The Vallée des Merveilles, with its stark beauty, prehistoric rock carvings and welcoming hostelries, is the perfect spot to get away from it all. Lanie Goodman pulls on her hiking boots
Think of it like this: you wake up at home, at dawn, on a mid-August morning in a haze of silvery heat. Your electric fan is valiantly stirring the sticky air, but you’re drenched in sweat. And forget any hope of a cool sea breeze, not even on your terrace. The outdoor thermometer reads 31°C in the shade. You gulp down your coffee, gazing out at the Mediterranean, lace up your battered Nikes and grab your knapsack, hat and sun cream. It’s time to head for the hills.
A 90-minute drive later, having snaked up the winding roads along the Vésubie River, you arrive at the village of Belvédère and take the narrow tree-shaded path to La Gordolasque, the set-off point for a three-hour climb up the mountain in La Vallée des Merveilles (the Valley of Marvels). And by 11am, you are up in the clouds, smiling with beatitude and, yes, shivering, with every layer of clothes you brought zipped snugly and a scarf knotted around your neck.
You have arrived at the top of the mountain, at last, and the terrain has finally flattened out. Stepping gingerly across the piles of windblown rocks, you catch your breath for a moment by the banks of a lake called Lac de la Fous, a glacial mirror of shimmering water surrounded by craggy boulders. The deserted, almost otherworldly landscape is nothing less than sublime and you thank your lucky stars that in the height of summer, you can escape to this heavenly spot, 2,232m above sea level. The climb is a steady uphill challenge for a beginner like me. For the first hour and a half, you are rewarded with a stunning variety of wild flowers in the most arresting shades of blue, purple and yellow (I can’t help noticing that my childhood Crayola favourite colour, periwinkle, seems to predominate). And then, there are the wild raspberry bushes, which are not supposed to be picked, but everyone seems to be grabbing a handful now and then as they trudge up the steep incline.
My hiking buddy Gilles suddenly grabs my elbow. “Do you hear them?” he says in a hoarse whisper. “Don’t move.” A high-pitched whistle. There’s something brownish behind the windblown rocks and scrub. Two marmots, happily trilling away. We sit and rest for a while and it isn’t long before we’re rewarded with the sight of a pair of chamois, who prance past us, grazing placidly the hillside. I feel like I’ve walked into a Disney cartoon.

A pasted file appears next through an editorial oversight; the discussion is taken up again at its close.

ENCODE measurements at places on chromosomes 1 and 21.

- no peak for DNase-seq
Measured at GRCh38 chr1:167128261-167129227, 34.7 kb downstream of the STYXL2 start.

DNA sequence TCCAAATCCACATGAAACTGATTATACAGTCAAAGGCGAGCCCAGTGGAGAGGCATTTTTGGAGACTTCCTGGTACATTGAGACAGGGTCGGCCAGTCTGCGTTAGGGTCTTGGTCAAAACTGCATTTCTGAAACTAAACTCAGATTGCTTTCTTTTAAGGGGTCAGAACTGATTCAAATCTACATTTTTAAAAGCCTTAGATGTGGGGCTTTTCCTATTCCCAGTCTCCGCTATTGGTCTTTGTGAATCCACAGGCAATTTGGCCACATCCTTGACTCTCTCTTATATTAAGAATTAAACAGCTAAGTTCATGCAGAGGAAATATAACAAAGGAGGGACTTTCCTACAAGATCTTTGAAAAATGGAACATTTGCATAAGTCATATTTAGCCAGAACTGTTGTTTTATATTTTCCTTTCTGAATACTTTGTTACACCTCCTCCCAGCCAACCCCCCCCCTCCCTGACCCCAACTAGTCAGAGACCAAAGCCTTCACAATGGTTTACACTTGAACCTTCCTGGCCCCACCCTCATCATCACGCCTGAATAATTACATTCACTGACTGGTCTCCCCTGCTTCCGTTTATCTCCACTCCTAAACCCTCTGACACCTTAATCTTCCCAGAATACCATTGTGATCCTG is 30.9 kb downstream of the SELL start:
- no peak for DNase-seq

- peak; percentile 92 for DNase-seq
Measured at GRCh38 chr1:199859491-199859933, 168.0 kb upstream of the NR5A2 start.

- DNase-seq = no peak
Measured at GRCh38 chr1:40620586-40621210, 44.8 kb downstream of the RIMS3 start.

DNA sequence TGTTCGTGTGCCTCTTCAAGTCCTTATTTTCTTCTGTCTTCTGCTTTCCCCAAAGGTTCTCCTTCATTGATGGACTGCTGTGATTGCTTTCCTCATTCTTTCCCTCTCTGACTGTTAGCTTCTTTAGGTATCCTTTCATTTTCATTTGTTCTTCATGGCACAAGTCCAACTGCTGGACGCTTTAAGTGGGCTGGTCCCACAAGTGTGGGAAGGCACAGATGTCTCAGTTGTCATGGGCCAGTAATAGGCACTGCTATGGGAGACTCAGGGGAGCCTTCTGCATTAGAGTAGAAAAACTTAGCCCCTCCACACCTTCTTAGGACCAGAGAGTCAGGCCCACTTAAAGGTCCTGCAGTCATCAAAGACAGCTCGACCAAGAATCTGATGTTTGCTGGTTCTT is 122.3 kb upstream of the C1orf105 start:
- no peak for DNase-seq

“No energy bar now,” Gilles admonishes, watching me dig through my knapsack. He’s a hard-core trekker and knows the terrain extremely well. I settle for a long slug of water and we continue. An hour later, all signs of greenery vanish, replaced by a stark lunar landscape of granite slabs.
Keeping my eyes on where I’m walking (proper hiking boots are definitely de rigueur here), I finally dare to look up. Off in the distance is the slate grey enchanted lake with mist rising from the banks, and just above, at the top of the mountain, a wooden cabin, a welcome of glimpse of civilisation. We climb the long wooden stairway to the Refuge de Nice, a dormitory-style wooden gîte for trekkers where you can have dinner and spend the night – that is, if you’ve come equipped with a sleeping bag (and a change of warm clothes) in your knapsack.
However, that doesn’t mean you have to rough it. Figuring that we’d want to hang around after the hike, we’d reserved a modest room (with a private bathroom, s’il vous plaît) at the friendly country inn, the Refuge de la Gordolasque, down in the valley. It’s a favourite haven for hikers (some rooms offer bunk beds for groups) but is also a popular local haunt, known for its tasty traditional dishes, including beef stew (daube niçoise) with polenta and homemade wild cèpe ravioli.
To fuel up for our three-hour descent, we order coffee and a big slice of mountain blueberry pie and take it outside to the Refuge terrace overlooking the lake. A few chickens peck at the gravel next to us. “They must belong to the caretaker of the gîte who lives here full-time,” I tell Gilles. “For his egg supply,” he says, nodding. The majestic stillness is broken by the sudden arrival of a group of bronzed Lycra-clad hikers brandishing steel walking sticks. “Let’s go,” I say, rising. My legs would be sore in the morning but never mind. Plus, I could hardly wait until nightfall: not only it was shooting star season, but we’d get to see the sparkling swathe of the Milky Way.